One of the standout points of the play is the level of attention to detail and the set design. When the audience are collecting their tickets, each person is issued with an Electric wrist band, excellently designed and eye catching. While waiting for the doors to open glitter face paint is also available for free. Most audience members have blue glitter wings winking in the dark. Starting the production in this way was a pleasant surprise that put people in a good mood and helped to foster a festival atmosphere. This is enhanced when the theatre doors open and the two actors, Hardman and Roe, have already taken to the stage and are dancing away to the pulsing music familiar to all festival goers.

Joni and Scarlett have both set out on an adventure at Electric Picnic. Scarlett, played by Ali Hardiman, is a privately educated young woman from Dalkey who has been pushed into the festival by her mam. With a dislike of dirt, her friends and being surrounded by people her long weekend does not start out well. In contrast Joni, with a rough Dublin accent, glitter decoration and a pack of lager has been looking forward to this since last years festival ended. With completely different friendship groups their paths do not cross until a chance encounter sees the direction of their weekend change – perhaps for the better. In costuming that complements their characters, Hardiman and Roe play off each other well. Hardiman’s script artfully skewers class divides and stereotypes by reaching beyond them to create a rounded, realistic friendship between two young women. Their new relationship throws existing friendships into sharp focus and forces the characters to assess what they really value in themselves and in others. Supplemented by the engaging and humourous Electric is a comedy with a heart.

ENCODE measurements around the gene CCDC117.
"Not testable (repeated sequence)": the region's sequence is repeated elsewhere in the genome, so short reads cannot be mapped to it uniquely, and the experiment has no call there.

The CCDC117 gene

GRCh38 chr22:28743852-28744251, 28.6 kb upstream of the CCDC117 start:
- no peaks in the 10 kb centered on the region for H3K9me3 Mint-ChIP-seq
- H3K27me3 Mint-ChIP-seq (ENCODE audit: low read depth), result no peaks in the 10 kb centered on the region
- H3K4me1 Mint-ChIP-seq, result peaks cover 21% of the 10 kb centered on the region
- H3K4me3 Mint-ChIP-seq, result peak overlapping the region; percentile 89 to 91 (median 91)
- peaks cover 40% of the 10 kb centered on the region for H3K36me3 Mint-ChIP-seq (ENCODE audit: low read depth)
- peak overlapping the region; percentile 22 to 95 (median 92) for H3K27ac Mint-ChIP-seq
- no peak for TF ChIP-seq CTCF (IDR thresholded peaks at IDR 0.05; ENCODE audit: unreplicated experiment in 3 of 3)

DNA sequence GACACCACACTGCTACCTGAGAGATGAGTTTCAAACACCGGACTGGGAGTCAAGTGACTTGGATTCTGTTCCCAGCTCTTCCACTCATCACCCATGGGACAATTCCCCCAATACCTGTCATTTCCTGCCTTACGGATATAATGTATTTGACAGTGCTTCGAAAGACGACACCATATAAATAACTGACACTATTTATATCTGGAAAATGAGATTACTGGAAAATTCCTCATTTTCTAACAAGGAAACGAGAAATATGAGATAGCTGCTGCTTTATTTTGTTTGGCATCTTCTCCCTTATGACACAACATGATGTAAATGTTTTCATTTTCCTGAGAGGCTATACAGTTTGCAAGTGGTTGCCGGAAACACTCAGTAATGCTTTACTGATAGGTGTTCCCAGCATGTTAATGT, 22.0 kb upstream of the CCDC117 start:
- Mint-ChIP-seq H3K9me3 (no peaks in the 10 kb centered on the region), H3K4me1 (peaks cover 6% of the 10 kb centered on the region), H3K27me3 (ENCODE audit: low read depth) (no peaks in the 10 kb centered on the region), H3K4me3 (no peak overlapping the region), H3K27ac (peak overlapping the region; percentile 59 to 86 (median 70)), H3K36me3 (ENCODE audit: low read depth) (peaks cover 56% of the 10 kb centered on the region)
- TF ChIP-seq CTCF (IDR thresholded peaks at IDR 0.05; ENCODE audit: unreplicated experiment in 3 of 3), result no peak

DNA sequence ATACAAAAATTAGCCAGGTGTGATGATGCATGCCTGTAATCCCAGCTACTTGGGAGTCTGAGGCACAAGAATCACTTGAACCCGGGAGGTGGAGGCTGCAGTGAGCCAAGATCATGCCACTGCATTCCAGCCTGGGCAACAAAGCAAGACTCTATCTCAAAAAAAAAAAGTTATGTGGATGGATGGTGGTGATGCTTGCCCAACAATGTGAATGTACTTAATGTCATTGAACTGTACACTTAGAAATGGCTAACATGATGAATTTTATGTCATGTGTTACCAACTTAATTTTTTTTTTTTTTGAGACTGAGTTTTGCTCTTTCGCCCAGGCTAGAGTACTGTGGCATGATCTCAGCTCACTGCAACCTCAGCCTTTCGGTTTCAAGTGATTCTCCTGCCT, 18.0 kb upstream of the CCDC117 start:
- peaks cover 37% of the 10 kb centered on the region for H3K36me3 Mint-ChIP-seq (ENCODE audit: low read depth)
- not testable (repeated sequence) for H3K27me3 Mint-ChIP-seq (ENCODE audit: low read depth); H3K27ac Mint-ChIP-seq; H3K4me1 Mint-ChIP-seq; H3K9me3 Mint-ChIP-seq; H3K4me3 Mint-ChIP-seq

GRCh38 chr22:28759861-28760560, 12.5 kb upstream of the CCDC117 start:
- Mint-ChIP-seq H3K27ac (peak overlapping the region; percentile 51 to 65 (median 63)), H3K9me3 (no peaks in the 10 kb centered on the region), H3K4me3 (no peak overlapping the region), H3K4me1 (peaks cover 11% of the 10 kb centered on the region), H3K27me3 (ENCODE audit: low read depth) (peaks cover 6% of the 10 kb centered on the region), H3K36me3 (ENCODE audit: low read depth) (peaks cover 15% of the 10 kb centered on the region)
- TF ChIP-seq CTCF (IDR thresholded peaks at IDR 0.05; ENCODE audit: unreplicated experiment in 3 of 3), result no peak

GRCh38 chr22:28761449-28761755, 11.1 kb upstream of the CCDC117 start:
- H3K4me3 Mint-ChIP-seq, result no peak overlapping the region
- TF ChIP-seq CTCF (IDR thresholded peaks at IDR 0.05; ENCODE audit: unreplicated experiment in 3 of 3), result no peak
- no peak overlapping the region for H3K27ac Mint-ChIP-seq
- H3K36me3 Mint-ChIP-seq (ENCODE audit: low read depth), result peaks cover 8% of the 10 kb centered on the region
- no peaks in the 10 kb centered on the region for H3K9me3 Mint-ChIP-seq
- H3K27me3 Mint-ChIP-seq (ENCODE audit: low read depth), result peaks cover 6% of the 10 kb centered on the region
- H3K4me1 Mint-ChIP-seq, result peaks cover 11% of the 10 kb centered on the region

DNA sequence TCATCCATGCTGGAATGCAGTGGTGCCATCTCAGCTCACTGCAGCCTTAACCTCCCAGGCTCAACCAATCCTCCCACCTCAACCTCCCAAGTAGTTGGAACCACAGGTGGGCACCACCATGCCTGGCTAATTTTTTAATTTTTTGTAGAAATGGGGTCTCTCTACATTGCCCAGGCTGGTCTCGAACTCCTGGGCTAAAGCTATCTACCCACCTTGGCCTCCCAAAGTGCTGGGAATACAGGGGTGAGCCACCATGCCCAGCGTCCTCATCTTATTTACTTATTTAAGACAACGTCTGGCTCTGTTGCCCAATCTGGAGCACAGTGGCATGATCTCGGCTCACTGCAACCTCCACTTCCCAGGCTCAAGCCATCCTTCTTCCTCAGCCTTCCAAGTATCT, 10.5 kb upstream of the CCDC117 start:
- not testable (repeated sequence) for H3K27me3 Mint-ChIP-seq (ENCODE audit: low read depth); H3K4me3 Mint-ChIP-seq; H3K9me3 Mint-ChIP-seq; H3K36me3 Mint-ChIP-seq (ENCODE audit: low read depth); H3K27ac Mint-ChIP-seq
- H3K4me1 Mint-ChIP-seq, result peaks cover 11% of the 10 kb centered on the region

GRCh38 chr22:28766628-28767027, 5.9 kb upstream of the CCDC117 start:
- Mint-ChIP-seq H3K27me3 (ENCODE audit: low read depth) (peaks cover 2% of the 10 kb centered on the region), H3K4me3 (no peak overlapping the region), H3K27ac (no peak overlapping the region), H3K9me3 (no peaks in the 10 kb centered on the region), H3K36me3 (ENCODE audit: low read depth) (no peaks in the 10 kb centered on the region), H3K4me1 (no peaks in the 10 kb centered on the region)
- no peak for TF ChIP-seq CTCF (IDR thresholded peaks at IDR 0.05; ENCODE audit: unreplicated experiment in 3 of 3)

Coordinated by set designer Ursula McGinn Electric demonstrates a detailed and precise level of detail that one does not usually see in a one-hour production. In the bar outside picture frames are decorated with flower garlands and lights; the words ‘Welcome’ and ‘Electric’ spelt out in bright multi – coloured blocks. Inside the theatre space strings of lights, ribbons and paper chains hang over the seating area. Lighting Designer Shane Gill works well with McGinn to create a bright, enticing theatre space. Fabric in soft colours, artfully lit from behind drape the rear of the stage. Large dreamcatchers are dotted about the place and the stage itself is covered in colourful confetti. Further, over the past few months there has been a noticeable improvement in the attention paid to creating informative and decent programmes, and Electric fits into the new trend.

Hardman, who last appeared at Theatre Upstairs in Fizzy Drinks With Two Straws, has shown development as a writer with Electric marking her first full length production. The play ended with the audience rising to their feet and cheering, proving that Electric is a play not to be missed.

Runs until 5th May 2019 | Image: Contributed